top of page

How To Stop Worrying and Love Uncertainty

The soundtrack for 2023 is more Eraserhead than Four Weddings and a Funeral.

The melody is distorted and the rhythm unpredictable. How can we exist in a perpetual state of uncertainty?


Uncertainty about the future generates a strong threat or alert response causing us to feel stress or anxiety. As our defence, the brain craves certainty, which rewards us with feelings of satisfaction.


Certainty is an emotional state created by beliefs not facts. It’s easy and reassuring to cling to comfortable ideas of how things should be, based on unconscious interpretations of previous experiences.


The reality is uncertainty itself is not the problem; it’s always been there. What has risen is our fear of it.

Whatever doubts we have, we want to believe things can be fixed, certain and settled.


We’ve lived through the most improbable pandemic, which massively disrupted our routines and belief systems. 2023 will bombard us with information to fuel our anxiety.


We want to share insights and experiences from an industry which has taught us how to stop worrying and love uncertainty.


No business is as profoundly uncertain as the movie business

The job of creating and selling motion pictures has never been for the fainthearted. Filmmakers need the knack of a gypsy palm reader to forecast the tastes of the masses, on which they bet formidable amounts over a lengthy production cycle.


It’s an erratic business. Movies are not cheap and are launched into an overcrowded marketplace where brand loyalty scarcely exists. The usefulness of a movie cannot be measured. And try asking for a discount when you buy a ticket!


The precarious mood of 2023 mirrors that of filmmaking; temporary systems of self-employed personnel with blurred work/life boundaries and limited budgets, but no certainty of demand.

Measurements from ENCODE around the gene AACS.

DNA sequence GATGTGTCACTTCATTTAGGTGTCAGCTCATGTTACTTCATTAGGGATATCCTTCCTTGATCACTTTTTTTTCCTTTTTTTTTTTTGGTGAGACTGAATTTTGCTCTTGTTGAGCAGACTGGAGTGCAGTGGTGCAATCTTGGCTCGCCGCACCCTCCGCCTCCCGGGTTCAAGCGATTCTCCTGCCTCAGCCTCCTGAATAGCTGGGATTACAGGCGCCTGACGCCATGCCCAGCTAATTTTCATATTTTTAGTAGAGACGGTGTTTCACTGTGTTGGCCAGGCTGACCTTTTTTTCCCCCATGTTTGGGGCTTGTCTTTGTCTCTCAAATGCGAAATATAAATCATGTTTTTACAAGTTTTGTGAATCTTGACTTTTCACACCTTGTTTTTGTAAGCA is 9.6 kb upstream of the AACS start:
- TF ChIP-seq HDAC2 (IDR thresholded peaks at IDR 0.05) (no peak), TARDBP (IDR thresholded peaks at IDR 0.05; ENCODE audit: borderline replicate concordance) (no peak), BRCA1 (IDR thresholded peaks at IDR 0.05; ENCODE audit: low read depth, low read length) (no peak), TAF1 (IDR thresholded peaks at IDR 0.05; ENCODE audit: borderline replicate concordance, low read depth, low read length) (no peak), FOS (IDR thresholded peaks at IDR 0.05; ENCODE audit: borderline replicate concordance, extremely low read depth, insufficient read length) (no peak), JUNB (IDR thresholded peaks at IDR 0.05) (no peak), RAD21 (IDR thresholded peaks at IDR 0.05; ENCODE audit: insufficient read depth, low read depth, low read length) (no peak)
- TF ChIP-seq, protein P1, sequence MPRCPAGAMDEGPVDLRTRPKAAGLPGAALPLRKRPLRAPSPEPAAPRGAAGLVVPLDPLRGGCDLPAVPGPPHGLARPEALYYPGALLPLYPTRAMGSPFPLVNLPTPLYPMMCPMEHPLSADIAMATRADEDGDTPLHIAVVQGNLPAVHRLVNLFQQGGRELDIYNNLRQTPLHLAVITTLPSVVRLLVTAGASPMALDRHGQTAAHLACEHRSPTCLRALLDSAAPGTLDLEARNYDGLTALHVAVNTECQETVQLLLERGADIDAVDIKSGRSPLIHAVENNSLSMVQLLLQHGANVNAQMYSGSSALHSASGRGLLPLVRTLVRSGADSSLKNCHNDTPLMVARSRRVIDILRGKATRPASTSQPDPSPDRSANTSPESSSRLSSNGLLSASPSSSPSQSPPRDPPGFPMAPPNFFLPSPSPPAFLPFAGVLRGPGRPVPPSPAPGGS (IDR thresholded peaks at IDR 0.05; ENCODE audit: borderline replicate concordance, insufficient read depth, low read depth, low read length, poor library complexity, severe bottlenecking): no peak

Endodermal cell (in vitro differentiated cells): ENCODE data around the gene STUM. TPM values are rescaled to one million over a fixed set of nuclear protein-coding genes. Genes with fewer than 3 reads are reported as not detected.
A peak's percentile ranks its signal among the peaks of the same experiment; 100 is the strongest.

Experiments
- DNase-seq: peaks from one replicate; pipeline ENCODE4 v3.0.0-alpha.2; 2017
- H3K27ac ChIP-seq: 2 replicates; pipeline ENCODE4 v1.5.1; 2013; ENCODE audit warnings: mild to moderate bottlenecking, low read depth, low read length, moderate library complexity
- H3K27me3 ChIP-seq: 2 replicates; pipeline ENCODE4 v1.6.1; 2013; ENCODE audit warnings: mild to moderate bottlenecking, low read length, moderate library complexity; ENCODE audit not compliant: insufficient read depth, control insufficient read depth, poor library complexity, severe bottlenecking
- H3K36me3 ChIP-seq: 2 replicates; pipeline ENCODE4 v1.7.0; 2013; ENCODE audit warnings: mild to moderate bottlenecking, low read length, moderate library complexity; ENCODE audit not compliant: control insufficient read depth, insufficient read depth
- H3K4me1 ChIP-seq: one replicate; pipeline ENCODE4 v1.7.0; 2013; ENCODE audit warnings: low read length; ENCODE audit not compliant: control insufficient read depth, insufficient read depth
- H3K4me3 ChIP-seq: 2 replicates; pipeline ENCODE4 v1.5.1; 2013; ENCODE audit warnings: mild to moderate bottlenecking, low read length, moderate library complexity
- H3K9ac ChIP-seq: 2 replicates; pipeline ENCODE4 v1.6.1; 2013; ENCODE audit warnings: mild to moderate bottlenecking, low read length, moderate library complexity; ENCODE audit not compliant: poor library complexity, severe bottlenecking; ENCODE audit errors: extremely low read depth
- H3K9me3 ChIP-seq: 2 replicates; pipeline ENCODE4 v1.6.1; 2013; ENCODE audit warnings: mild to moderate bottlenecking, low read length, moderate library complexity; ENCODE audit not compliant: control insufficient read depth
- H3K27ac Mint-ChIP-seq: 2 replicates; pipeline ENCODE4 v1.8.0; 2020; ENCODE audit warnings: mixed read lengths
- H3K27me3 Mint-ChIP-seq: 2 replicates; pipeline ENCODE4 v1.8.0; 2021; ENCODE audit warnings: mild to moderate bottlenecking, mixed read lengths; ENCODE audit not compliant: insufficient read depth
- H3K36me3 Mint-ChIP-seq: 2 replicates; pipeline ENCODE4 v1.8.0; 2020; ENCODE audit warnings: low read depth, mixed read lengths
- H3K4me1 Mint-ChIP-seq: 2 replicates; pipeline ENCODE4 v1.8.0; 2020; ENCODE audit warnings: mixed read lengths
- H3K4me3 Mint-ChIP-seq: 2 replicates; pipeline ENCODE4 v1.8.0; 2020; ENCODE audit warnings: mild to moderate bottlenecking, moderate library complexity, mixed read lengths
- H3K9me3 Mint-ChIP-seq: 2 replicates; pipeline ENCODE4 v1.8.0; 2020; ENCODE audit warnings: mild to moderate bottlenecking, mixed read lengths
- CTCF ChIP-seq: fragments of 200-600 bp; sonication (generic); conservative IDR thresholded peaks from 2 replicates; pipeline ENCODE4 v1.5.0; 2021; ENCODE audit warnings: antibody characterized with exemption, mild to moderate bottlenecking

Filmmakers have a mindset which is primed to work with the challenges of ambiguity, paradox and multiple perspectives. The lessons we’ve learnt are not only about filmmaking but leading teams, managing the unknown and overcoming obstacles.


Here are a couple of examples of the mindset at work.


1. Chaos is present

The fact most things are beyond our control is not a reflection on us, that’s just the way it is.

Movies have chaos running throughout them, from having a big idea to the intricacies of production.


Even when you believe things are going in the right direction, last-minute changes interfere with the best-laid plans.

Orson Welles
Orson Welles

Acting is a very fragile process, and the director-actor relationship is a process that is always evolving, never fixed. Orson Welles relished the thought that something entirely unexpected might happen. He inspired and dazed colleagues with his quest for “divine accidents,” adlibs and unintentional errors, that looked more authentic than scripted action. His definition of a movie director is a person who presides over accidents but doesn’t make them.


When any independent film gets made it’s a bit of a miracle. It’s partially the sheer tenacity of the core filmmaking team; money is always short, everyone is doing you a favour, and to be honest, failure is expected. This demands the balancing act of methodical perfectionism with the can-do urgency of “we’re making this no matter what.” When making a film you must think big and small. This is a fundamental tension in filmmaking, without which most films would not exist.